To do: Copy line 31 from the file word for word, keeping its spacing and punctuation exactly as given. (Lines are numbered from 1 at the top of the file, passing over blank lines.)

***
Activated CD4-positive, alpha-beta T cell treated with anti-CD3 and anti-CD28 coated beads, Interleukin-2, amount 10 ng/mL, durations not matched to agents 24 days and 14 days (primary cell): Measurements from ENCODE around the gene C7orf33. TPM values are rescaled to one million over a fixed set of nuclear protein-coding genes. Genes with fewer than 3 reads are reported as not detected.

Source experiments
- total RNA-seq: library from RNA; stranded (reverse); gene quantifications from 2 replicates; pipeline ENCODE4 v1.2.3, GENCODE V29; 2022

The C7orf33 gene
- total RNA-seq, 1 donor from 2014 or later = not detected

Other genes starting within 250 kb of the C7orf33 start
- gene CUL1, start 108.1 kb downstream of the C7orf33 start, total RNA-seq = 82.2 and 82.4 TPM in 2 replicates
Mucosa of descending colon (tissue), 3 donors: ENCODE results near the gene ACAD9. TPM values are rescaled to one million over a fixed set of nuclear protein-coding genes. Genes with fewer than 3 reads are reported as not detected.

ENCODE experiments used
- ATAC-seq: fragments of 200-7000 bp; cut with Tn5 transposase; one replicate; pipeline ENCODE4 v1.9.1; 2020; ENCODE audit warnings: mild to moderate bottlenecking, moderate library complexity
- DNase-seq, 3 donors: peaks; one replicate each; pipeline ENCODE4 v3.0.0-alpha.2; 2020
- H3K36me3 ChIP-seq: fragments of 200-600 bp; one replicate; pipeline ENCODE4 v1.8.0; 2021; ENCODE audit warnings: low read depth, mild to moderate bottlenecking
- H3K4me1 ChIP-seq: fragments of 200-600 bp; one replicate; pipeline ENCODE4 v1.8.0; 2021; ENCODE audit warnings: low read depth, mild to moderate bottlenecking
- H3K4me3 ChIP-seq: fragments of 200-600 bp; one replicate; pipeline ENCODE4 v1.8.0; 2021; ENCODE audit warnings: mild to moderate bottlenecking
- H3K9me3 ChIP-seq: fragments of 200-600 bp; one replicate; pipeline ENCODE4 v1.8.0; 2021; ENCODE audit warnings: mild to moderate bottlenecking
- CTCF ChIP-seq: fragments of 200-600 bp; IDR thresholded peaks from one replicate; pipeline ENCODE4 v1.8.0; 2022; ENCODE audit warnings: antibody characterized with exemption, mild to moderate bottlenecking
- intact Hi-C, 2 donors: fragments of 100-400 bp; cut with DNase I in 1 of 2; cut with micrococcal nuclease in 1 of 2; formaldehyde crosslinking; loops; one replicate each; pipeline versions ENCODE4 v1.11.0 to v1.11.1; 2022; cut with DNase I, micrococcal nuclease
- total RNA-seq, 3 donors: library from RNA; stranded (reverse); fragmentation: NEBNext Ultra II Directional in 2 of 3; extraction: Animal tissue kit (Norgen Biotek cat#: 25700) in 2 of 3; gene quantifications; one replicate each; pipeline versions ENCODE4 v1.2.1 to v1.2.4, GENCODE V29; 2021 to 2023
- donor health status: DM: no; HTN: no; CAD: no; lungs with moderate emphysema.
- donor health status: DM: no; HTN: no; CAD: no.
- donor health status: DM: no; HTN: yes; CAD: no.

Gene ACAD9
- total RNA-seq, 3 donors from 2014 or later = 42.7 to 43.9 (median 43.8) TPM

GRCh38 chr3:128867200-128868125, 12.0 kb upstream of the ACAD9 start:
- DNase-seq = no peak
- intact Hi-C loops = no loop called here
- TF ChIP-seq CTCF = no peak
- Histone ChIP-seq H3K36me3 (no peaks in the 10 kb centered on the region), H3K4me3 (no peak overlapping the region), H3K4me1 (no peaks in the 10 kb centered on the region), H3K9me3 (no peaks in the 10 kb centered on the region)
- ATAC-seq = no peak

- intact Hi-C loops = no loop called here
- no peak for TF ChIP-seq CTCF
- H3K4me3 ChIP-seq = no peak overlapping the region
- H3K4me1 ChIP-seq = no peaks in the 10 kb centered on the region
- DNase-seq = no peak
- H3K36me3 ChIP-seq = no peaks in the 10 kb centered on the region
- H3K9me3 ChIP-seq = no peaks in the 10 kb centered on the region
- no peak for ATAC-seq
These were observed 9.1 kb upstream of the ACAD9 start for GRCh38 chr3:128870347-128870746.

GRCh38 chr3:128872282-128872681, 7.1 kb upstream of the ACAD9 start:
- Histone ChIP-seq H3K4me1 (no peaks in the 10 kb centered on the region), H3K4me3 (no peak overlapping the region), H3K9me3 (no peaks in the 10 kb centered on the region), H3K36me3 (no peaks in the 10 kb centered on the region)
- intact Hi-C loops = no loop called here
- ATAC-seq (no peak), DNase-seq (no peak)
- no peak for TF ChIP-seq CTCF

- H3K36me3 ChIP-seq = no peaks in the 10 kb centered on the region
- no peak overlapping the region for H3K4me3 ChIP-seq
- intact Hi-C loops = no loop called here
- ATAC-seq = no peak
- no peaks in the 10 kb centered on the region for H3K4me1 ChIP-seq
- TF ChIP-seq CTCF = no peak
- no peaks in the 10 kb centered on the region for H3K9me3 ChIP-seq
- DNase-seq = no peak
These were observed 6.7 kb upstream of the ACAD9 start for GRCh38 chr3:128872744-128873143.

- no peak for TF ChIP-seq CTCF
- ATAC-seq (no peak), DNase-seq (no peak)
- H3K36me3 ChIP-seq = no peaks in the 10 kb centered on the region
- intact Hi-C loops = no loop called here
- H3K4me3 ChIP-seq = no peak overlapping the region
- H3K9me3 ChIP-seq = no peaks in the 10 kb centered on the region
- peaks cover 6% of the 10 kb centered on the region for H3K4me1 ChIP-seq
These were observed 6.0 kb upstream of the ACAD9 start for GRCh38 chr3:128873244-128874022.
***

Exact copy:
- no peak for TF ChIP-seq CTCF